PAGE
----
Brushing your hair is probably something that you’ve been consistently told is good for it. And to some extent, it is: healthy brushing can help you maintain smooth, shiny, tangle-free locks. However, there are a lot of bad brushing habits out there (many of which our Trichologists encounter on a daily basis in the Philip Kingsley Clinics) and these can actually be harmful to your strands.
But don’t panic! Simply read on for our expert tips on how to brush (and comb) your hair with minimum damage and maximum results.
Work from your ends to your roots
It’s tempting, first thing in the morning, to reduce your preparation time by dragging a brush through your hair. But stop! Tugging too hard on tangles can cause strands to snap. And over time, rough brushing can lead to frayed hairs, breakage and split ends.
Begin by detangling – preferably with a comb. We recommend going for a wide-tooth, ‘saw-cut’ comb – that is, one made in a mould with no seams to catch and weaken your strands.
Gently run your comb through your hair, starting at the ends and gradually working your way up to the roots. It takes a bit of patience, but we promise it’s worth it.
Detangle before you wash
You might think that running water through knotted hair will help detangle it. Not true! If your hair is tangled when you start washing, it is only likely to get more so. So before you step into the shower, use your comb (as above) to ensure your strands are tangle-free.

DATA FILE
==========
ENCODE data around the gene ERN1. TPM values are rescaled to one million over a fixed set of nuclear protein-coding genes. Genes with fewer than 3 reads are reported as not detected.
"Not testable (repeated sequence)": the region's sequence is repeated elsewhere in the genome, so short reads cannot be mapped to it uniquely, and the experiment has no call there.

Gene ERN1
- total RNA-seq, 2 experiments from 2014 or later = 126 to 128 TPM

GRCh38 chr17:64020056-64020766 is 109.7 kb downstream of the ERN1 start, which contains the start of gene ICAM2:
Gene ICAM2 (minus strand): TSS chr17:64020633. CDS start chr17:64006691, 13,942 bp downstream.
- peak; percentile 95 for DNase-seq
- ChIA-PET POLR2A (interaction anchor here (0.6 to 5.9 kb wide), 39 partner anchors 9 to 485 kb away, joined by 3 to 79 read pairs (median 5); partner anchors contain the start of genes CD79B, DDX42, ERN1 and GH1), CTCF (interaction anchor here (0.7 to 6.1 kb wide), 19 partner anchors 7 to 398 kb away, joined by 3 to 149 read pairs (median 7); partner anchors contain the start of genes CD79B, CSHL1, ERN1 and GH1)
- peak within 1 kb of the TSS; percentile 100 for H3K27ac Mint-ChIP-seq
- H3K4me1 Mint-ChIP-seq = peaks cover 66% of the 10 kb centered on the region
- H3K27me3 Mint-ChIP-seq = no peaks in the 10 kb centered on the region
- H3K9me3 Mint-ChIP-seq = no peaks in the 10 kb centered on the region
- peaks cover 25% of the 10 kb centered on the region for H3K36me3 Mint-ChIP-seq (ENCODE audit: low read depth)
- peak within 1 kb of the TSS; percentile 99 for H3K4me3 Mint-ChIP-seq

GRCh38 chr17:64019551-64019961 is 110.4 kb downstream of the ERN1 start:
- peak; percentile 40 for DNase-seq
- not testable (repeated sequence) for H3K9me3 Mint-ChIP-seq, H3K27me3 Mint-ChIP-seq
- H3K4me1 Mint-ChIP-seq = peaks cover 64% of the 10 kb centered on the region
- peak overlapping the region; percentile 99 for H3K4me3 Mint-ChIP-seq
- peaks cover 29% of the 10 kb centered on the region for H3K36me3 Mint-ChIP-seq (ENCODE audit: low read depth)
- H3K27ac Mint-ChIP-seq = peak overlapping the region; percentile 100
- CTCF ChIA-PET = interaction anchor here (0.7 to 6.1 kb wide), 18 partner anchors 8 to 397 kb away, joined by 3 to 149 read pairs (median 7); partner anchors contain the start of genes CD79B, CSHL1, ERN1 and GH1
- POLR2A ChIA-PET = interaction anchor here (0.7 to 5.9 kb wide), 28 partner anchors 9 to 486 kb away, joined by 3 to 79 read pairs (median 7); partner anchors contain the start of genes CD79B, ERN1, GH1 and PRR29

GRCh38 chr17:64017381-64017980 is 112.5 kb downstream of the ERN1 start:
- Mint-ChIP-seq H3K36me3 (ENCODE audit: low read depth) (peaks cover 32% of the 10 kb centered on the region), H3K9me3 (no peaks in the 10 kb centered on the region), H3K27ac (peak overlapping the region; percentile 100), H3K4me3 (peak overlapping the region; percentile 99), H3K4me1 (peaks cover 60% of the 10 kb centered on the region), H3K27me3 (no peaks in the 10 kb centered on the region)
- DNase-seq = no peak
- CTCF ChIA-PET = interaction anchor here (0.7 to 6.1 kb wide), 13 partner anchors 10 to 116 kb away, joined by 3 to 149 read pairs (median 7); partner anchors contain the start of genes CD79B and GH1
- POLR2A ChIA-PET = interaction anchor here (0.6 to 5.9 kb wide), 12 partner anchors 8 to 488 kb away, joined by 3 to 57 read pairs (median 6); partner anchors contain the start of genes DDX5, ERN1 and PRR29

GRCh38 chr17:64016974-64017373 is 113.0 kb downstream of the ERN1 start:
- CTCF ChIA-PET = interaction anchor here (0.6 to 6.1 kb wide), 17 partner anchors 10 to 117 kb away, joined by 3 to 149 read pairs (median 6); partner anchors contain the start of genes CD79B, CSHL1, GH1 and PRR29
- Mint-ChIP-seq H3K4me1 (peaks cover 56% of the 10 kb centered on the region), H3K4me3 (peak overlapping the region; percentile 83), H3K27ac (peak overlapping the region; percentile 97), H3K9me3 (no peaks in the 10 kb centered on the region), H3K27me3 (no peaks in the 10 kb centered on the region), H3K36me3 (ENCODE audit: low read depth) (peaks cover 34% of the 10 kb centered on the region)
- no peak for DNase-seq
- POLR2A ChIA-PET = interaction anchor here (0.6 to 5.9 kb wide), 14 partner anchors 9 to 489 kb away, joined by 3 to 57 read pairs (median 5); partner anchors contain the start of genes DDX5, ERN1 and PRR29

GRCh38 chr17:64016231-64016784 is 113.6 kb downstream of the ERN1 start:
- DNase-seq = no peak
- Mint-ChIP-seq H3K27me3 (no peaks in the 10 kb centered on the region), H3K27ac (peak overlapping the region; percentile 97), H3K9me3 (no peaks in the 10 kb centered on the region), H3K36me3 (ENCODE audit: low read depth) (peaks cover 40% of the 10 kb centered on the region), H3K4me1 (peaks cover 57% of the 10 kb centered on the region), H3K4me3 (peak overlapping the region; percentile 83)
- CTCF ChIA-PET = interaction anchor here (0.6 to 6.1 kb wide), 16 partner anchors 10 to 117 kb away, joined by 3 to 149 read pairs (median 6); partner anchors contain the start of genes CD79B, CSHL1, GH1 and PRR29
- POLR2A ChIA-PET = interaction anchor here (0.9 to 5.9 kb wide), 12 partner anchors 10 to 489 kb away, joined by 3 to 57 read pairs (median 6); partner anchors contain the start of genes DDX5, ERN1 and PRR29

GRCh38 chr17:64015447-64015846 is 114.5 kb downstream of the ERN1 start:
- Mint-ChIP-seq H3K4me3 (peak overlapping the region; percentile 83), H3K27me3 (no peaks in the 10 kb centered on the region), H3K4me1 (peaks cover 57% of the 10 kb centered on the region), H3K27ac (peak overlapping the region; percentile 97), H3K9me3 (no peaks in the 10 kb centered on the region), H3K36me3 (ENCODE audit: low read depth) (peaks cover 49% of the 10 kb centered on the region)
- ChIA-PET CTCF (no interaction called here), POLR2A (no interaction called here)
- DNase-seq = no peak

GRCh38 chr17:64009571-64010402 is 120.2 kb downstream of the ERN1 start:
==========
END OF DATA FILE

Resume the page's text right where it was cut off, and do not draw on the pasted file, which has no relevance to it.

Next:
Be gentle with wet hair
Hair swells by 20-30% when it’s wet, making wet hair a little bit like a taut rubber band. So roughly brushing it in this state can easily cause it to snap. To minimise breakage after washing, use a comb to remove tangles, always working from the ends up to the roots.
We also recommend spritzing on a de-tangling spray like our Daily Damage Defence, which works on wet or dry hair.
Choose a brush that’s kind to your cuticles
Now that you’re ready to style your hair, you can turn to a brush. But what kind to choose? Expensive, natural-bristled brushes aren’t necessarily the best for your hair. This is because natural bristles, such as boar, are often sharp and tufted close together, which means they can weaken your cuticle (your hair’s outer layer).
Instead, go for a brush with long, widely-spaced plastic bristles. These are smoother and kinder to your strands
Pick the right shape for your style
As for what shape of brush to choose, that depends on what length hair you have and what style you want to achieve. Here’s a quick guide to the Philip Kingsley range:
Vented paddle brush: This is particularly good for blow drying long hair straight. Its width gives excellent coverage, while the venting allows hot air to pass through the base rather than building up and scorching your hair. The plastic bristles help reduce static, and smooth strands without breakage.
Radial brush: This is for those who want to give medium-to-long length hair some bounce and body. It combines nylon round-ended pins with short, softer bristles to help prevent damage to the hair and scalp. This brush is also vented to avoid heat build-up when blow drying. For those with shorter hair, or for styling fringes, choose our Mini Radial Brush.
Vented grooming brush: A good option for shorter hair that needs added root lift, as well as fringe-styling, and as a travel brush for all hair lengths.